Saladin Thompson had been serving a 67-year sentence for the 2005 murder of one person and wounding of two others. Now the New Jersey Appellate Division has granted him a new trial, because the trial court failed to examine allegations of racial discrimination in the jury selection process.
Prosecutors had used nine peremptory challenges to disqualify jurors at his trial. Seven of the nine involved African Americans. In the end, the jury panel that heard the case included five African Americans.
In 2010, the Appellate Division ordered the lower court to undertake a fact-finding hearing on the peremptory challenges. The judge was supposed to follow a three-step procedure spelled out in a 1986 New Jersey decision, State v. Gilmore. In its latest ruling, the appellate division concluded that, in the fact-finding hearing, held in 2011, the judge overlooked a critical step.
First, according to Gilmore, there must be a prima facie case of discrimination by the prosecutor in jury selection. In the Appellate Division’s view, this requirement was met.
Second, the prosecutor must be allowed to explain each of peremptory challenges. In the 2011 hearing, the prosecutor did that, giving a variety of non-discriminatory reasons for its challenge of each juror.
Third, the judge is supposed analyze the circumstances behind each challenge and state reasons for agreeing with either the prosecutor or defense counsel. In 2011, the judge failed in this and, instead, according to the Appellate Division, accepted the prosecutor’s reasons “wholesale.”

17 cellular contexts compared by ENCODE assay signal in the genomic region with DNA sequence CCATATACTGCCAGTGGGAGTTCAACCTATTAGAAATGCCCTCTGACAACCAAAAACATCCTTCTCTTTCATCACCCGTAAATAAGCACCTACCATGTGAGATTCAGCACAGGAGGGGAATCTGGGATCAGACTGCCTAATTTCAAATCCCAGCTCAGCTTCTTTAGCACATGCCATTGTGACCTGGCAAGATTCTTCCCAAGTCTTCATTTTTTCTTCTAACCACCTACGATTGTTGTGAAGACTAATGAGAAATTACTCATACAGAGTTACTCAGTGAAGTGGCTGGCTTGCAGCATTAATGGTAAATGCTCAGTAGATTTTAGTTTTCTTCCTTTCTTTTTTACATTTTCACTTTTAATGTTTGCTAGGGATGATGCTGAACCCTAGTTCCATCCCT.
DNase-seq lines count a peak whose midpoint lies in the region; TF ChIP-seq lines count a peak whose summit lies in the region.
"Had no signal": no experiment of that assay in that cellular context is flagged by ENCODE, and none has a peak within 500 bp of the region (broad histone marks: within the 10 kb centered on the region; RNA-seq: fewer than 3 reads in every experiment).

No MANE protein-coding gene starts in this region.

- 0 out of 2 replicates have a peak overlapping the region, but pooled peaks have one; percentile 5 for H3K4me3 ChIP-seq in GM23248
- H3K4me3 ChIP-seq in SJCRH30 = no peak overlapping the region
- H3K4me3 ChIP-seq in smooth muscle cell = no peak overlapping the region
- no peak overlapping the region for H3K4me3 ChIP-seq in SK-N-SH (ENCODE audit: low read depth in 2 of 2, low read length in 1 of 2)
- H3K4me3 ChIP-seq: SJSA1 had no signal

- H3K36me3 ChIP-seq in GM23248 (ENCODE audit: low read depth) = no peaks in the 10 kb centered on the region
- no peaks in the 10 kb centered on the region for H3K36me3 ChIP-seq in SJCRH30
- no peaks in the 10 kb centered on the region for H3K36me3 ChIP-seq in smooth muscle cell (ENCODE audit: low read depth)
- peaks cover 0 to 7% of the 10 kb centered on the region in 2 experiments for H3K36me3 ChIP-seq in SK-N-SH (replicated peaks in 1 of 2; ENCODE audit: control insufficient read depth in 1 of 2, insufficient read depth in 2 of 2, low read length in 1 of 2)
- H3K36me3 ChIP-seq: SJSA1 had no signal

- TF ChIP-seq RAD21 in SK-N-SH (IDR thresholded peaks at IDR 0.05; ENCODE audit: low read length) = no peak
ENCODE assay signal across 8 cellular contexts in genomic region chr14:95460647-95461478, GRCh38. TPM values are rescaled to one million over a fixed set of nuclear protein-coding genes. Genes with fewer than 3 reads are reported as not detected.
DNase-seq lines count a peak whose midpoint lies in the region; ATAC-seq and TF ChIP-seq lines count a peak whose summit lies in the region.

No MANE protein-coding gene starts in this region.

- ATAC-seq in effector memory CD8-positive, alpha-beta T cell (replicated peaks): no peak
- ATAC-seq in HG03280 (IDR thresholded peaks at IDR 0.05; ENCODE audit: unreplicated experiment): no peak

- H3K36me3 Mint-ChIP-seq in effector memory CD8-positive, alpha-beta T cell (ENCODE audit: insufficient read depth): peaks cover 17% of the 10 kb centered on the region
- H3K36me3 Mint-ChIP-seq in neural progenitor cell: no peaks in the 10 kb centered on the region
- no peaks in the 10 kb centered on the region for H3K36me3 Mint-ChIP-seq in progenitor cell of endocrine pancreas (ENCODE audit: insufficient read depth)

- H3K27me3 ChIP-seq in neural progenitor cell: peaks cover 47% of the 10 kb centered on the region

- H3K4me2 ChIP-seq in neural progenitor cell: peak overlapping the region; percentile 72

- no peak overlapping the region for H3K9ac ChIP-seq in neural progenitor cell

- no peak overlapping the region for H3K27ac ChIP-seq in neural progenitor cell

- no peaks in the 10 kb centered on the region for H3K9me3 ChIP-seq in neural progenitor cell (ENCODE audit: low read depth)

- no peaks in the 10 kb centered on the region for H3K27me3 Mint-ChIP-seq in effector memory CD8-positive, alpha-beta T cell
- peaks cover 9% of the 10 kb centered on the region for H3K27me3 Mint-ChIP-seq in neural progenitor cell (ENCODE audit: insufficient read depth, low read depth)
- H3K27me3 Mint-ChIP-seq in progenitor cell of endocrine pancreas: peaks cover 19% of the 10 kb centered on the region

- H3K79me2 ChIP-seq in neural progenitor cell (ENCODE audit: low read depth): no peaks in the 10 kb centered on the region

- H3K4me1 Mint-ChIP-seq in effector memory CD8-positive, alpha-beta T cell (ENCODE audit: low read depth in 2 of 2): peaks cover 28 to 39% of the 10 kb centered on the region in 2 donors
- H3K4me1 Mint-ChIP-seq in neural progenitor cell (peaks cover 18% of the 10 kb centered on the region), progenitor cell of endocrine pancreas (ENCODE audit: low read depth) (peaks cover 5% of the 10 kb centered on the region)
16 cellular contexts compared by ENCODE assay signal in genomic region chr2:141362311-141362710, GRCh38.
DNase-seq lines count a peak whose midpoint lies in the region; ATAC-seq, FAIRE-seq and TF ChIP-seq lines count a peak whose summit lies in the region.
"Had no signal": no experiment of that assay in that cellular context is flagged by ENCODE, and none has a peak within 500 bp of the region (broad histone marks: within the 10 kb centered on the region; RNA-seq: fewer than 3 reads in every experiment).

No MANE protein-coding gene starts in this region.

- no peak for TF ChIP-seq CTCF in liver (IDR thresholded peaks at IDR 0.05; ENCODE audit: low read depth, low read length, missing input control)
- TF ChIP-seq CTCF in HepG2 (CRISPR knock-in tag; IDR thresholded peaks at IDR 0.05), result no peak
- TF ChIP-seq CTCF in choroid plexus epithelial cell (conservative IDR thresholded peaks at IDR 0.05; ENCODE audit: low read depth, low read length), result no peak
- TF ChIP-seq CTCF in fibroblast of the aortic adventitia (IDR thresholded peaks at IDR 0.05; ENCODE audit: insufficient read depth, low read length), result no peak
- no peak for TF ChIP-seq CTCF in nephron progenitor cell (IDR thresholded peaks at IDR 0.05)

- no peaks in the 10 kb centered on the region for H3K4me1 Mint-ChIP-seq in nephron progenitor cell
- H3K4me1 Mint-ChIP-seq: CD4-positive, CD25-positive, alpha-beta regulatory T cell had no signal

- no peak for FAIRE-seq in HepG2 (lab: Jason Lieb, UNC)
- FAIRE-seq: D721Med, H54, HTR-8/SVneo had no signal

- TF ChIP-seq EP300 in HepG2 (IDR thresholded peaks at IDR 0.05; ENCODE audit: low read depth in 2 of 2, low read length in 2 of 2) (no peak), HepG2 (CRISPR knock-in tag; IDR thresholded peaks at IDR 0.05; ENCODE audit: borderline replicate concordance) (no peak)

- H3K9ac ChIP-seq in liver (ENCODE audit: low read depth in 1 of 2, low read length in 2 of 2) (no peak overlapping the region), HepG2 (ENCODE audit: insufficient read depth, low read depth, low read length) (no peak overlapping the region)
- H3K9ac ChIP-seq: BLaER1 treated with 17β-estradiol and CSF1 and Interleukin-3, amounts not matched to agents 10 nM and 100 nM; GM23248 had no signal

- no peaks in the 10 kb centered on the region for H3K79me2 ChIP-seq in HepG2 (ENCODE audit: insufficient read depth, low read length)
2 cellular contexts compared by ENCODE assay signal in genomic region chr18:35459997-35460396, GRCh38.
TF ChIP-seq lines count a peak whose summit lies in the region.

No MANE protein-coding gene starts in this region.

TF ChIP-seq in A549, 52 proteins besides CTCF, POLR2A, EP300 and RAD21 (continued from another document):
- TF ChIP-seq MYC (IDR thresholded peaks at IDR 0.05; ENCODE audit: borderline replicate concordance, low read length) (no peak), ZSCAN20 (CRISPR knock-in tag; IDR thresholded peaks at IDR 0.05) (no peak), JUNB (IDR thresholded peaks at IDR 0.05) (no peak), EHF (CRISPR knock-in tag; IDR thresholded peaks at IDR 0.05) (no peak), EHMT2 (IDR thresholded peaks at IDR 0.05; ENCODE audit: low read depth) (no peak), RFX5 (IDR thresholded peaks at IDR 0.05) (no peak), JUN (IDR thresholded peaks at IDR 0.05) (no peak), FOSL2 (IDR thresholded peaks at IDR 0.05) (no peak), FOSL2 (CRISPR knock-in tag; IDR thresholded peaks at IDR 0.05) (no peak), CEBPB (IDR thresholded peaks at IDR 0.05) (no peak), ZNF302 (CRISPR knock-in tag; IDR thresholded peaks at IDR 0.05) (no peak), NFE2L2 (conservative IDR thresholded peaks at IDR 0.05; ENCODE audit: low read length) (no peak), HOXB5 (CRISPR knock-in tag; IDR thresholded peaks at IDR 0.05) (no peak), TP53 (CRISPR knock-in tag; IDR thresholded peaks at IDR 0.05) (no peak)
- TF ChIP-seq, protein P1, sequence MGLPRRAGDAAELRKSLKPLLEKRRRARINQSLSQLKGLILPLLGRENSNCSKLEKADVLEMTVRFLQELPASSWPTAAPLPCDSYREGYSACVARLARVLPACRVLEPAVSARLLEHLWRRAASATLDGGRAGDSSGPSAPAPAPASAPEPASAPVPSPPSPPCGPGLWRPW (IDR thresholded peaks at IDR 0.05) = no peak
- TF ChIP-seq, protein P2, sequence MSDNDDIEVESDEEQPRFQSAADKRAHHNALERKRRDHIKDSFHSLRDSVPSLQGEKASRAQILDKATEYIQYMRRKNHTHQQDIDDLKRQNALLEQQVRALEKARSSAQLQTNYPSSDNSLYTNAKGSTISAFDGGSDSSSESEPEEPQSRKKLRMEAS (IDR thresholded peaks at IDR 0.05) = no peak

Now, seven years after the original trial and conviction, the Appellate Division has found that it is too late to remand the case for further hearings on jury selection. Thompson will receive a new trial.
The case is a lesson in the important procedural requirements that prosecutors and judges must meet during a criminal trial. A judge must review the prosecutor’s peremptory challenges thoughtfully and thoroughly to ensure that the defendant receives a fair trial. It is the job of defense counsel to make sure the prosecutor and judge do not take shortcuts.
The experienced criminal defense attorneys at Sitzler & Sitzler fight hard to make sure that a case is tried on the merits and that prosecutors are not allowed to pack the court with unsympathetic jurors. If you have been accused of a crime or worry you might be, call (609) 267-1101 today for a free consultation.